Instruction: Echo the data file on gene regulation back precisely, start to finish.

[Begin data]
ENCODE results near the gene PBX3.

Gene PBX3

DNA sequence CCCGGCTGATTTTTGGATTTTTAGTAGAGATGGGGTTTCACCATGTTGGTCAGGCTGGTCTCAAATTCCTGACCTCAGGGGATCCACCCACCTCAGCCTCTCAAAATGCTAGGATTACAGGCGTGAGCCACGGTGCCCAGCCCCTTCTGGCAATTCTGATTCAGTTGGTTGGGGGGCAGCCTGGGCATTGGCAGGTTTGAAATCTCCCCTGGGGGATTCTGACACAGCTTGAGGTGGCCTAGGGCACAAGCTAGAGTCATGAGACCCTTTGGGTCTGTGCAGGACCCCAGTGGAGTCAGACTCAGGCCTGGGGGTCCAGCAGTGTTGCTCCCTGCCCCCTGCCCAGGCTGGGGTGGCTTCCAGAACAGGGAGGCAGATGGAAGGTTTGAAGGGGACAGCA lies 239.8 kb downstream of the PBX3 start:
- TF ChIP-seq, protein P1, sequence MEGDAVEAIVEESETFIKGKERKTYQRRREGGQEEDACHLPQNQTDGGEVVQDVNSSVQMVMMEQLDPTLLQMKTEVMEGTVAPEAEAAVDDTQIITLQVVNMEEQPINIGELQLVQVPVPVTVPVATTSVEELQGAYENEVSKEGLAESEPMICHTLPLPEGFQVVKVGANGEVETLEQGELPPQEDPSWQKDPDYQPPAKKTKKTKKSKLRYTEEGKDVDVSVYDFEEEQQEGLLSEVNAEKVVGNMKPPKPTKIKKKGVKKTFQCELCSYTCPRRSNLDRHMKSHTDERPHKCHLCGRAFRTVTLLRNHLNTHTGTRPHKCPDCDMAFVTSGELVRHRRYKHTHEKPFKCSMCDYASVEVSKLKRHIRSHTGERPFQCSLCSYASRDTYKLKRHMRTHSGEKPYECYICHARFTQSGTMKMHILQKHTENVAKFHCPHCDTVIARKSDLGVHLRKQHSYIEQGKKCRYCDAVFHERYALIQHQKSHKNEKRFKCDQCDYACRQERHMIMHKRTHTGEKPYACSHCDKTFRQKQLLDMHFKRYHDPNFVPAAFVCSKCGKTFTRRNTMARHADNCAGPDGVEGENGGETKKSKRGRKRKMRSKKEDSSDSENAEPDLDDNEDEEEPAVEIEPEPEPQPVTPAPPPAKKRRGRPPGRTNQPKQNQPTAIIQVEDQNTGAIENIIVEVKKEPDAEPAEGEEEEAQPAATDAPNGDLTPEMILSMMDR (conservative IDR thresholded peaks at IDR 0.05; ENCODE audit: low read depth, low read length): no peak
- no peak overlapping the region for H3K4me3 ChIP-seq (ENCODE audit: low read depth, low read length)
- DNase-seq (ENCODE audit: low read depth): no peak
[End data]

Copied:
ENCODE results near the gene PBX3.

Gene PBX3

DNA sequence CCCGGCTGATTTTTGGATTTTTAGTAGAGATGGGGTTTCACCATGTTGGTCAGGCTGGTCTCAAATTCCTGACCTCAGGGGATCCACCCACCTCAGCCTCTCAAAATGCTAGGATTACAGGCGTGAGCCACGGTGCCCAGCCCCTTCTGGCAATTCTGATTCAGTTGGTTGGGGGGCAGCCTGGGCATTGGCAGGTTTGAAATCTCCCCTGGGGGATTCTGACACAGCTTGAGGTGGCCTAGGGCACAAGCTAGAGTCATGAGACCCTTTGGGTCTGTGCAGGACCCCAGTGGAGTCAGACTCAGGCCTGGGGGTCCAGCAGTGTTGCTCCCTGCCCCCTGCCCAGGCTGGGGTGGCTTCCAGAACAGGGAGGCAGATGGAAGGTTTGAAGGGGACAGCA lies 239.8 kb downstream of the PBX3 start:
- TF ChIP-seq, protein P1, sequence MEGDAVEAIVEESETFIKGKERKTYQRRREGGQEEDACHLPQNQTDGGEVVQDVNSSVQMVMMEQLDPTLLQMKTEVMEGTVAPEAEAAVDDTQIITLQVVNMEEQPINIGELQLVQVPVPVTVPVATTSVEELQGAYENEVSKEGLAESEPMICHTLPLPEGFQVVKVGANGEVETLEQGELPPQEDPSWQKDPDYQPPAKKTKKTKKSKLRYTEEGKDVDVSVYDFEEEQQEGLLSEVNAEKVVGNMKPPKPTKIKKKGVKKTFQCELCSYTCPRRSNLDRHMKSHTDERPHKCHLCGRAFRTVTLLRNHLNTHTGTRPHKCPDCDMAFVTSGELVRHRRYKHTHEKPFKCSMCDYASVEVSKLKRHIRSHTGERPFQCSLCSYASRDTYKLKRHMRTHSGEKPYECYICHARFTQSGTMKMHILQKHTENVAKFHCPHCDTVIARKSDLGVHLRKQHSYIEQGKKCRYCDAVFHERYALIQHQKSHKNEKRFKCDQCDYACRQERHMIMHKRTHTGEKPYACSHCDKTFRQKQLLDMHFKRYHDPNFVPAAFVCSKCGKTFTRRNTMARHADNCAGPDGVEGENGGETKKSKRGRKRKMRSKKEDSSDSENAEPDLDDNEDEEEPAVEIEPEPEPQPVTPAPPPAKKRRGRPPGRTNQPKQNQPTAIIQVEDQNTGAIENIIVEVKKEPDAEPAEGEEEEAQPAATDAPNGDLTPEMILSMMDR (conservative IDR thresholded peaks at IDR 0.05; ENCODE audit: low read depth, low read length): no peak
- no peak overlapping the region for H3K4me3 ChIP-seq (ENCODE audit: low read depth, low read length)
- DNase-seq (ENCODE audit: low read depth): no peak